ZIFFPAGE TITLEManaging People With Policies

 
 
By Gary Bolles  |  Posted 2003-12-02 Print this article Print
 
 
 
 
 
 
 



The first step has little to do with technology. Its a people problem.

At its most basic, e-mail is simply a communication between a sender and a receiver. If the IT department has any hope of fixing the spam problem, it has to focus first on the receiver. Your companys e-mail use policies need to be crystal clear, defining the kinds of communications allowed for every position in the organization. If you dont want administrative assistants to be e-mailing their mothers all the time, or salespeople to forward every dumb joke they receive to all 500 of their pals in the company, then make sure they know its against the rules.

Your corporate culture will determine how far those policies can go in strictly mandating e-mail use. Financial-services organizations often have locked-down standards that give users little wiggle room, while universities are constrained by very specific—and very liberal— notions on the part of users about how broadly their rights are defined.

Train users in whats acceptable in terms of internal and external communications. Some companies workers regularly copy everyone on every e-mail they send, creating dozens of long message threads that qualify in some recipients minds as "unsolicited bulk e-mail." Employees should also learn to reduce the frequency with which they provide their e-mail addresses to unfamiliar Web sites, a habit that virtually guarantees their inclusion on spam lists.

Your Webmasters should also be involved. Brightmail CTO Ken Schneider says e-mail addresses listed on HTML pages such as your companys "contact us" page are the single largest source of target addresses for spammers. Marketers can simply point a software "spider" to look for e-mail addresses on your site, then drop them into spam lists. Remove text e-mail addresses wherever possible, and consider using digital GIF images to confuse the spiders.

Ultimately, well-designed and managed e-mail policies can significantly reduce the amount of spam targeting your users, as well as increase overall productivity by promoting more effective internal communications—whether users initially want to help or not. "You have to protect them from themselves as best you can," says Julian Field, teaching systems manager in electronics and computer science at the University of Southampton in Southampton, England.

Ask Your Human Resources Department Chief:
  • Can we review our e-mail policy together, and focus on both interpersonal and technological realities?
    Ask Your CTO:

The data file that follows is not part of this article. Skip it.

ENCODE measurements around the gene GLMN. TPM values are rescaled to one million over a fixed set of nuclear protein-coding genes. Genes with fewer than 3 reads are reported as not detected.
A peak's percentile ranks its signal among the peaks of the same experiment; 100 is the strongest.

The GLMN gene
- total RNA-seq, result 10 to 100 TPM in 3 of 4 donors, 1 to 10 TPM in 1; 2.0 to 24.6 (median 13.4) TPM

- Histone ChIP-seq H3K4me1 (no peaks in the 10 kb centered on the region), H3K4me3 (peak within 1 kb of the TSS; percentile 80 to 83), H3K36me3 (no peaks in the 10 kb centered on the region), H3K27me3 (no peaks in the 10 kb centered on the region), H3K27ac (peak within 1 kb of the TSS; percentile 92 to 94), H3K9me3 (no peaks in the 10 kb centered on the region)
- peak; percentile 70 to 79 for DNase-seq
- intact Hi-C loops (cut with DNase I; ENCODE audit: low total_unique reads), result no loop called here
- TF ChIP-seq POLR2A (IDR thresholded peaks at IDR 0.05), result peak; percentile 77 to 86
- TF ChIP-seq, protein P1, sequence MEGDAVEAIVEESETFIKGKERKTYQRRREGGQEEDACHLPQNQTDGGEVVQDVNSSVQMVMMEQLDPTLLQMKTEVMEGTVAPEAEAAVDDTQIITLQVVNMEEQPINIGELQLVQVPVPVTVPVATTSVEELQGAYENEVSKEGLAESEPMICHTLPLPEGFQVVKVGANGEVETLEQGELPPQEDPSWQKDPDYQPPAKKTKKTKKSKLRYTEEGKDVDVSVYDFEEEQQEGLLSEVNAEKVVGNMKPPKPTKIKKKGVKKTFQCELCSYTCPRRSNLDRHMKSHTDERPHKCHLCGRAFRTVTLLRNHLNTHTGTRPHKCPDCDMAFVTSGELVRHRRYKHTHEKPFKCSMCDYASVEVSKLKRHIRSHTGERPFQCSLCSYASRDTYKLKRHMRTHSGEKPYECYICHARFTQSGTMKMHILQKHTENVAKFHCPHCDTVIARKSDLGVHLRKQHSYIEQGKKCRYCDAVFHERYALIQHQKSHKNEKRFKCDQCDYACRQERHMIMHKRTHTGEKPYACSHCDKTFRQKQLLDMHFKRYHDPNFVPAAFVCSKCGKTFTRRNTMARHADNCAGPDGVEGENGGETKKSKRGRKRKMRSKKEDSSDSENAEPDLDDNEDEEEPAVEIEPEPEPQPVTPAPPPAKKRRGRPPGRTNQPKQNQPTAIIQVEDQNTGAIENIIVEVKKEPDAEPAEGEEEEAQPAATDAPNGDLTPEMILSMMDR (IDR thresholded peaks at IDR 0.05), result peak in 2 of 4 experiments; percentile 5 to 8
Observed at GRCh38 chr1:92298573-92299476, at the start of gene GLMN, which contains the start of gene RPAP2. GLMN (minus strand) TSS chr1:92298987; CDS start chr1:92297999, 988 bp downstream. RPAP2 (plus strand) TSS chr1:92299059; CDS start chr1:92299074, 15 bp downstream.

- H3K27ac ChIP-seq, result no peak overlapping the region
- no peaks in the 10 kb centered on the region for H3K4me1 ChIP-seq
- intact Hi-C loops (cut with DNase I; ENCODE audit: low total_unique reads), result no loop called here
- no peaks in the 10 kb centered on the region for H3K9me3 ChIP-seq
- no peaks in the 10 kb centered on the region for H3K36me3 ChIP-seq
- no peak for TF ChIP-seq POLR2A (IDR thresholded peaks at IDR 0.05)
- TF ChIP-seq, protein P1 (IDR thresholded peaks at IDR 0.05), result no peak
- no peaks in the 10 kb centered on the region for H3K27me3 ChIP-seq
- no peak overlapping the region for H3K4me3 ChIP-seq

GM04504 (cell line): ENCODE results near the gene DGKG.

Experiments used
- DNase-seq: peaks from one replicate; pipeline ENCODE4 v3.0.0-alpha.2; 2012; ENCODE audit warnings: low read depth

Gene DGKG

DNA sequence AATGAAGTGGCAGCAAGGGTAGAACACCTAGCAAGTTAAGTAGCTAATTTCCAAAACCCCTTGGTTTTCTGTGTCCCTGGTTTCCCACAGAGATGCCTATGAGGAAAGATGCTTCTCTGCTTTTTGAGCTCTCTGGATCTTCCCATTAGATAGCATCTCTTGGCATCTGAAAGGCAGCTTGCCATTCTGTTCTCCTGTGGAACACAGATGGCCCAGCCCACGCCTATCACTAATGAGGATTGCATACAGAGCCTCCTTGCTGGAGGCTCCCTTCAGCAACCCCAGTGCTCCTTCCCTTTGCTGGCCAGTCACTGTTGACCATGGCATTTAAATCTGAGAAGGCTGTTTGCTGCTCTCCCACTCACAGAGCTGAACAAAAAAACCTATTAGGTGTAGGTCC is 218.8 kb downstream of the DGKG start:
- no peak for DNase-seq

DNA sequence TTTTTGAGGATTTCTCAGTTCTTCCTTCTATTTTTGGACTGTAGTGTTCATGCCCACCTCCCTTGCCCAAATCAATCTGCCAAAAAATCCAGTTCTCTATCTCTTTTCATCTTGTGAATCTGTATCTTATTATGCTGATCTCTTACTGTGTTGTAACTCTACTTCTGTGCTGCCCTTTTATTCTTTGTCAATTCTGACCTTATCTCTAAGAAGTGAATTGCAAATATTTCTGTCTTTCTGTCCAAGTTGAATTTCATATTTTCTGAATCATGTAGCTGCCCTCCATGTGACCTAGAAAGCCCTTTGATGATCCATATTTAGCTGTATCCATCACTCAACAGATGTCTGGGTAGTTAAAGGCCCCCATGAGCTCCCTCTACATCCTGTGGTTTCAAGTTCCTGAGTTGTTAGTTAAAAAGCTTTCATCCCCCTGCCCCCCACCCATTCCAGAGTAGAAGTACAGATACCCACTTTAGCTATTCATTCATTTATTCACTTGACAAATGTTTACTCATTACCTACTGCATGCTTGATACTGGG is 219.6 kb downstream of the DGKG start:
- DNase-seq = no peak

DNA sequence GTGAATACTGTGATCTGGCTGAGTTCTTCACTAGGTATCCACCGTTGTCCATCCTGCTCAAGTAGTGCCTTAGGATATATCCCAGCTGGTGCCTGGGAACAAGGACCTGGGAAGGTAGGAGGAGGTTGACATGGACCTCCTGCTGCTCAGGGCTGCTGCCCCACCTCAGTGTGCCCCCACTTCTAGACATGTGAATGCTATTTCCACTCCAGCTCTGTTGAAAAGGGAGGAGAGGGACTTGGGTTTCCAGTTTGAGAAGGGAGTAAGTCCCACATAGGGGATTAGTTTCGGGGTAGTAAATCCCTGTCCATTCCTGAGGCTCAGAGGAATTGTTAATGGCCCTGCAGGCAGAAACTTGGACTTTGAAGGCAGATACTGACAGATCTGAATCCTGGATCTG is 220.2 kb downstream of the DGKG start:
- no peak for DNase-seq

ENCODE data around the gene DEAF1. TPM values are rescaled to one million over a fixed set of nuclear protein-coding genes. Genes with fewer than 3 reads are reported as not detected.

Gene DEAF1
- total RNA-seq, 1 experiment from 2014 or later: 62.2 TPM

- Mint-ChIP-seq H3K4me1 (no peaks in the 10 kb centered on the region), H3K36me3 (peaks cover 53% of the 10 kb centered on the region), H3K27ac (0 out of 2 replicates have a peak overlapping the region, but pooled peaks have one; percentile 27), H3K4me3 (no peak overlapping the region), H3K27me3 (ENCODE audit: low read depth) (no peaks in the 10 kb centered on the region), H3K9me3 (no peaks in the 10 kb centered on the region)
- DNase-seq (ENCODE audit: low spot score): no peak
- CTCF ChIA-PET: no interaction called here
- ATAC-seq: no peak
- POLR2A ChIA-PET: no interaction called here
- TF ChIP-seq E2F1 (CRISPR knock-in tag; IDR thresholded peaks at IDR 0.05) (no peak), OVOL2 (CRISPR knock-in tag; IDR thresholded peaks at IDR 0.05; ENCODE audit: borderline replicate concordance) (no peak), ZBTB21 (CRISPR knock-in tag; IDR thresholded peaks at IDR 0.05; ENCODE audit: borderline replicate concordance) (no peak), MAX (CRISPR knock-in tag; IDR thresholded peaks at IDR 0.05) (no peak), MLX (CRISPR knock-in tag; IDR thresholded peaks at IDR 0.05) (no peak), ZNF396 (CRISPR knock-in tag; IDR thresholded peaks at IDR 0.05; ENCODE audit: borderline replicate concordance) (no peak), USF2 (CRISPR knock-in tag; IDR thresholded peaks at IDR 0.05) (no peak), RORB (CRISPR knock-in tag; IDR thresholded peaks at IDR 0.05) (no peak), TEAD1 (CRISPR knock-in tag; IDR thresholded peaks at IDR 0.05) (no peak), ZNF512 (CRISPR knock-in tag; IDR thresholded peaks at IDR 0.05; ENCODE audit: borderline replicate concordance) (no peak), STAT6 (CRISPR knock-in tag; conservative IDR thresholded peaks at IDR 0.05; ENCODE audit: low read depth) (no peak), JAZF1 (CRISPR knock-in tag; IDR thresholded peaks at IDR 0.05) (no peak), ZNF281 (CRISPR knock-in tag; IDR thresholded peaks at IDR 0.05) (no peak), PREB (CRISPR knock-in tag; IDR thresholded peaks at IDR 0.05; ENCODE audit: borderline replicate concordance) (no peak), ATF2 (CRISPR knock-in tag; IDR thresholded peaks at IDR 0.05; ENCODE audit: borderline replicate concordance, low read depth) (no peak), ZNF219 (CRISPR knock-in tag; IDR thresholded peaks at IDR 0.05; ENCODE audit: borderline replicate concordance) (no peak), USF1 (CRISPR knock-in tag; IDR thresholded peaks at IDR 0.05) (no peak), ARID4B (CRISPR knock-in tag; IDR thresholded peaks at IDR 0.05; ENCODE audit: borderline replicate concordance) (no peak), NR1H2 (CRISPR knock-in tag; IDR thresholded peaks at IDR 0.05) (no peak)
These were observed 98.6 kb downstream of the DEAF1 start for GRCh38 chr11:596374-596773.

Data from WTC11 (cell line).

• Where are our employees e-mail addresses most vulnerable on the Net?
    Tell Your Users:
  • We need your help in reducing the risk of spam to the organization.

    Next Page: Building on top of existing infrastructure.


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    Gary Bolles Gary A. Bolles is the Editorial Director for Ziff Davis Media's Custom Conference Group. He is responsible for directing the group's editorial efforts, ensuring the quality of the content it delivers, and moderating and speaking at client events. A frequent lecturer and keynote speaker on a variety of technology topics, he has hosted more than 50 events in the past year alone.

    Bolles was the founding Editor-in-Chief of Interactive Week, developing its unique vision, the founding editorial director of Sm@rt Reseller magazine, creating the publication from initial research, and the founding Editorial Director of Yahoo! Internet Life, managing its successful launch. Bolles was also the Editor-in-Chief of Network Computing Magazine, and for one year was the host of 'Working the Web' for TechTV, covering a wide variety of technology-related topics. Until recently, he was a contributing editor to CIO Insight, writing on a broad range of technology subjects, and assisting in the coordination of the publication's research efforts.

    Bolles is the former Chief Operating Officer of Evolve Software, Inc., and the former VP of Marketing for Network Products Corporation. He has served as a marketing consultant to a variety of organizations, and has advised a number of software startup companies in arenas such as online marketing and data mining.
     
     
     
     
     
     
     

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